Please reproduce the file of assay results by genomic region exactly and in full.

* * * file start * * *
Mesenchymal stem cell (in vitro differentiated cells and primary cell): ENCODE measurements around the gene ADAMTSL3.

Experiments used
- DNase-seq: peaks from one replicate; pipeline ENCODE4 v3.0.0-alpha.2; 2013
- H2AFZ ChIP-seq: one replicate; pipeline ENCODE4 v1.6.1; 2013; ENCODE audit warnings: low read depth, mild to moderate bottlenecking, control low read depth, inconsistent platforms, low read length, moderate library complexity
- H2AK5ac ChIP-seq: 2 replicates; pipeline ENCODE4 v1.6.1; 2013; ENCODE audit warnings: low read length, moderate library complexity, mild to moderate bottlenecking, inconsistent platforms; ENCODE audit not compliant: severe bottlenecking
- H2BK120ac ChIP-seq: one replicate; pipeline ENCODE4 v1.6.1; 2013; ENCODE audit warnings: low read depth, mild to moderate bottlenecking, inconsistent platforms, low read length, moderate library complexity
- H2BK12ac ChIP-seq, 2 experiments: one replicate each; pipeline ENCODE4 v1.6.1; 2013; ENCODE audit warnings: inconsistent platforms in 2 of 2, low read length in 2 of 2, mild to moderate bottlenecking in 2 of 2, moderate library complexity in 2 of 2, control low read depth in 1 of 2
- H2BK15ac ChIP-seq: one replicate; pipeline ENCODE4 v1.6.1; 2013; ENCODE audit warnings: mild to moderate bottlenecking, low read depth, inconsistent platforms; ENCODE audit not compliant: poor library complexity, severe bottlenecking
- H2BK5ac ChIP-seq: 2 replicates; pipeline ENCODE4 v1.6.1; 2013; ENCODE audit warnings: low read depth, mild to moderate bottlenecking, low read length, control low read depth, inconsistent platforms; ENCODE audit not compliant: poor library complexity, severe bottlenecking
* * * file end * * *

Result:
Mesenchymal stem cell (in vitro differentiated cells and primary cell): ENCODE measurements around the gene ADAMTSL3.

Experiments used
- DNase-seq: peaks from one replicate; pipeline ENCODE4 v3.0.0-alpha.2; 2013
- H2AFZ ChIP-seq: one replicate; pipeline ENCODE4 v1.6.1; 2013; ENCODE audit warnings: low read depth, mild to moderate bottlenecking, control low read depth, inconsistent platforms, low read length, moderate library complexity
- H2AK5ac ChIP-seq: 2 replicates; pipeline ENCODE4 v1.6.1; 2013; ENCODE audit warnings: low read length, moderate library complexity, mild to moderate bottlenecking, inconsistent platforms; ENCODE audit not compliant: severe bottlenecking
- H2BK120ac ChIP-seq: one replicate; pipeline ENCODE4 v1.6.1; 2013; ENCODE audit warnings: low read depth, mild to moderate bottlenecking, inconsistent platforms, low read length, moderate library complexity
- H2BK12ac ChIP-seq, 2 experiments: one replicate each; pipeline ENCODE4 v1.6.1; 2013; ENCODE audit warnings: inconsistent platforms in 2 of 2, low read length in 2 of 2, mild to moderate bottlenecking in 2 of 2, moderate library complexity in 2 of 2, control low read depth in 1 of 2
- H2BK15ac ChIP-seq: one replicate; pipeline ENCODE4 v1.6.1; 2013; ENCODE audit warnings: mild to moderate bottlenecking, low read depth, inconsistent platforms; ENCODE audit not compliant: poor library complexity, severe bottlenecking
- H2BK5ac ChIP-seq: 2 replicates; pipeline ENCODE4 v1.6.1; 2013; ENCODE audit warnings: low read depth, mild to moderate bottlenecking, low read length, control low read depth, inconsistent platforms; ENCODE audit not compliant: poor library complexity, severe bottlenecking